If you’ve completed research in an attempt to find the best HSA account, you’re probably well aware that it is a bit of the “Wild West” out there. Because health savings accounts (HSAs) are still a relatively new type of investment account (they didn’t exist prior to 2003), they have been slow to get the attention and resources of the big players in the investment brokerage world.
In fact, until recently, none of the largest investment brokerages – Vanguard, Schwab, Fidelity, TD Ameritrade, E-Trade, Scottrade, and Ally – offered HSA accounts for individual investors. What we’ve been left with is a number of small independent banks that don’t specialize in investment accounts, taking lead. A small bank creating an investment platform on its own is near impossible, so the HSA administrators that are out there typically charge annoyingly high fees for the administration of the HSA account, as it is their only revenue source from the account, then outsource the investment component to a 3rd party (usually TD Ameritrade). Or, alternatively, they offer no brokerage investment options at all.
Fortunately, this is no longer the case. Fidelity now has individual HSAs. In doing so, they have become the first large investment brokerage to break into the HSA space for individual investors. Fidelity had previously offered employer-sponsored HSA accounts, but not individual HSAs.
This is a VERY exciting development for the personal finance world. And, it’s a scary development for existing HSA administrators.
For starters, if you’ve been following along, you know that I’m a big fan of HSA accounts. After getting a 401K match, I believe that HSAs are the best type of retirement account to contribute to. HSAs offer tax-free contributions (and investment growth), while withdrawals for qualified medical expenses are also tax-free. HSAs are portable, meaning you own the account and can take it with you from one employer to another or to self-employment. And if you don’t use HSA funds for medical expenses, you can withdraw them in retirement – for any purpose – just like an IRA, without penalty, starting at age 65.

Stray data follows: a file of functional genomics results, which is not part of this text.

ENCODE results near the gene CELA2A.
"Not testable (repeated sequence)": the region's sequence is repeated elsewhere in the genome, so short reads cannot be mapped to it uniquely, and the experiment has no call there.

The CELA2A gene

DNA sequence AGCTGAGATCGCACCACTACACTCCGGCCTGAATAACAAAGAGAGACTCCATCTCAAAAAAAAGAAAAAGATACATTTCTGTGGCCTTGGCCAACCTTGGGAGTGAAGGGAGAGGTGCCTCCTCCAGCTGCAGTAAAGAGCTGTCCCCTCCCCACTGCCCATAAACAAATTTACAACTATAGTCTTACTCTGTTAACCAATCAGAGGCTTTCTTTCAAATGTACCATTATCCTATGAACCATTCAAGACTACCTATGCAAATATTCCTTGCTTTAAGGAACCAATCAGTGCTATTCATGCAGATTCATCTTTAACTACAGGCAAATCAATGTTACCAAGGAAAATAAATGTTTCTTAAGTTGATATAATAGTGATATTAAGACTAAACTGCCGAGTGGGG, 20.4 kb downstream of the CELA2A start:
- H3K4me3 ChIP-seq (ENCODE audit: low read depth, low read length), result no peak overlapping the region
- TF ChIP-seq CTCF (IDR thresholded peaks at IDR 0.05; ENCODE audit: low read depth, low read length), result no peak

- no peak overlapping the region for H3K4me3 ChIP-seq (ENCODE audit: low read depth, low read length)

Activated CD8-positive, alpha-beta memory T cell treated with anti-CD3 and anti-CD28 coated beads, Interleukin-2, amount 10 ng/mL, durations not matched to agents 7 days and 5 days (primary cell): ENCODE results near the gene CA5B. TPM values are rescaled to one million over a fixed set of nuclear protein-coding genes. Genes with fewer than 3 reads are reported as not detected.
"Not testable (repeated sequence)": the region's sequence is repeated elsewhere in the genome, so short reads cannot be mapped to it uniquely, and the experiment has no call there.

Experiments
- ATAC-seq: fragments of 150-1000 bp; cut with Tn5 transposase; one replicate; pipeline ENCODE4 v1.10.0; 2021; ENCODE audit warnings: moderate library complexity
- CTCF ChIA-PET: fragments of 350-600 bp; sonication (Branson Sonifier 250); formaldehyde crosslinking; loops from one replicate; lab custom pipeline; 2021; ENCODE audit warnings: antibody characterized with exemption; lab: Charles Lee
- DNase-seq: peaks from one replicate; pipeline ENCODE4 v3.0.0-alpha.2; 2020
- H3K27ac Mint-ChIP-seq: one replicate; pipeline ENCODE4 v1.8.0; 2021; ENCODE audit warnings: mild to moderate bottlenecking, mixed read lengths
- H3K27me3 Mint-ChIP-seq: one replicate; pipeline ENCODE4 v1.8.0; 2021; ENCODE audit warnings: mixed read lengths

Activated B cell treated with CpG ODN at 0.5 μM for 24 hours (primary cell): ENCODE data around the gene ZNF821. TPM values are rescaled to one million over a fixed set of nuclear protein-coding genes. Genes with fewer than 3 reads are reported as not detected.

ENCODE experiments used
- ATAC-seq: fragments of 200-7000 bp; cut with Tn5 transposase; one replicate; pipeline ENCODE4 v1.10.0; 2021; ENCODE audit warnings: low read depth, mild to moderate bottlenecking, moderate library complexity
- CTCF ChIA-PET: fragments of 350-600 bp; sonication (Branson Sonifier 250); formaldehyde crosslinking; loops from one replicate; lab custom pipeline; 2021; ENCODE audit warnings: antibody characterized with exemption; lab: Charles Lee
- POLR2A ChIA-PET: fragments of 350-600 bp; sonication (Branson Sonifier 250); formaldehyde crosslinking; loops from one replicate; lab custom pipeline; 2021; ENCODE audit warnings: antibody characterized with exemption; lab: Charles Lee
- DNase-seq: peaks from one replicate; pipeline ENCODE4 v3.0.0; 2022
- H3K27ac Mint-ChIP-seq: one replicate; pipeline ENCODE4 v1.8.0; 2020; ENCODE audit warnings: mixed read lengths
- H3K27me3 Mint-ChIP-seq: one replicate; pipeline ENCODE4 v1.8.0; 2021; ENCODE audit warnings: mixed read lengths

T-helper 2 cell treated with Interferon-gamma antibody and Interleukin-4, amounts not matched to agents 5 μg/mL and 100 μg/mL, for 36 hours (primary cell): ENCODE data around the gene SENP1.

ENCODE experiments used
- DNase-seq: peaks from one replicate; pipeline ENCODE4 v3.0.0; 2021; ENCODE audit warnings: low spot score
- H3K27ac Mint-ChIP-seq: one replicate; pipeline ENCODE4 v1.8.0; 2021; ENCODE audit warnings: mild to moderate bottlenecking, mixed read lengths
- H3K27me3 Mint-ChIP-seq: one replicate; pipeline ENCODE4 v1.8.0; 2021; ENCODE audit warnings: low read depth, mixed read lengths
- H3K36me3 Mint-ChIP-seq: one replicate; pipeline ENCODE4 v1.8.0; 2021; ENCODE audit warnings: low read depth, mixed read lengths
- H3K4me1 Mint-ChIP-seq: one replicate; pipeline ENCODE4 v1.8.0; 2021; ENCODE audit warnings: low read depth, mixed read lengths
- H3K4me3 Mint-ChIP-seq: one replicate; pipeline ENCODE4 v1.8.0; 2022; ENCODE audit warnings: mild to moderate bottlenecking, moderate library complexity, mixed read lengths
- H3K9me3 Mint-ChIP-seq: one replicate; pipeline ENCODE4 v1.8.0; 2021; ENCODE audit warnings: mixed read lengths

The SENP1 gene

- Zero minimum investments to open accounts
- Zero account fees (including account closing/transfer)
- Zero domestic money movement fees (i.e. bank wire)
- Zero investment minimums on Fidelity retail and advisor mutual funds and 529 plans
- Significantly reduced and simplified pricing on existing Fidelity index mutual funds
- Zero expense ratio mutual funds (Fidelity ZERO Index Funds)
And finally, even if you already have an existing HSA account, you can get a Fidelity HSA. Anyone can have multiple HSA accounts (similar to IRA’s) and can contribute to an HSA outside of employer payroll deductions – though you will want to make sure you first get any employer matching to your employer-sponsored HSA. Note that you must have a qualified HDHP to initially get and then continue contributing to an HSA.
Fidelity HSA Account Details
I’ve taken an in-depth look into Fidelity HSA account details, and here is what I found:
- Minimum Balance: There is no minimum balance to open a Fidelity HSA.
- Opening Fee: There are no account opening fees or money transfer fees.
- Maintenance Fees: There appears to be no monthly account maintenance fees for individual HSAs.
- Investment Options: It appears that the full array of regular Fidelity investment options are available within HSAs (I will confirm). Standard Fidelity investment commissions apply.
- Investment Minimums: There are no investment minimums on Fidelity retail and advisor mutual funds.
- Debit Card: Fidelity HSA accounts come with a Fidelity debit card.
I’ll be funneling a portion of my existing HSA over to a new Fidelity HSA to test it further and will share any updates here. And to clarify, I have no relationship with Fidelity, financial or otherwise. I’d also recommend taking a look at Lively, which has a very similar offering (with no added fees to invest), but is focused 100% on HSA’s.
- Who is your current HSA administrator? Why?
- Is Fidelity’s new HSA offering appealing to you? Why or why not?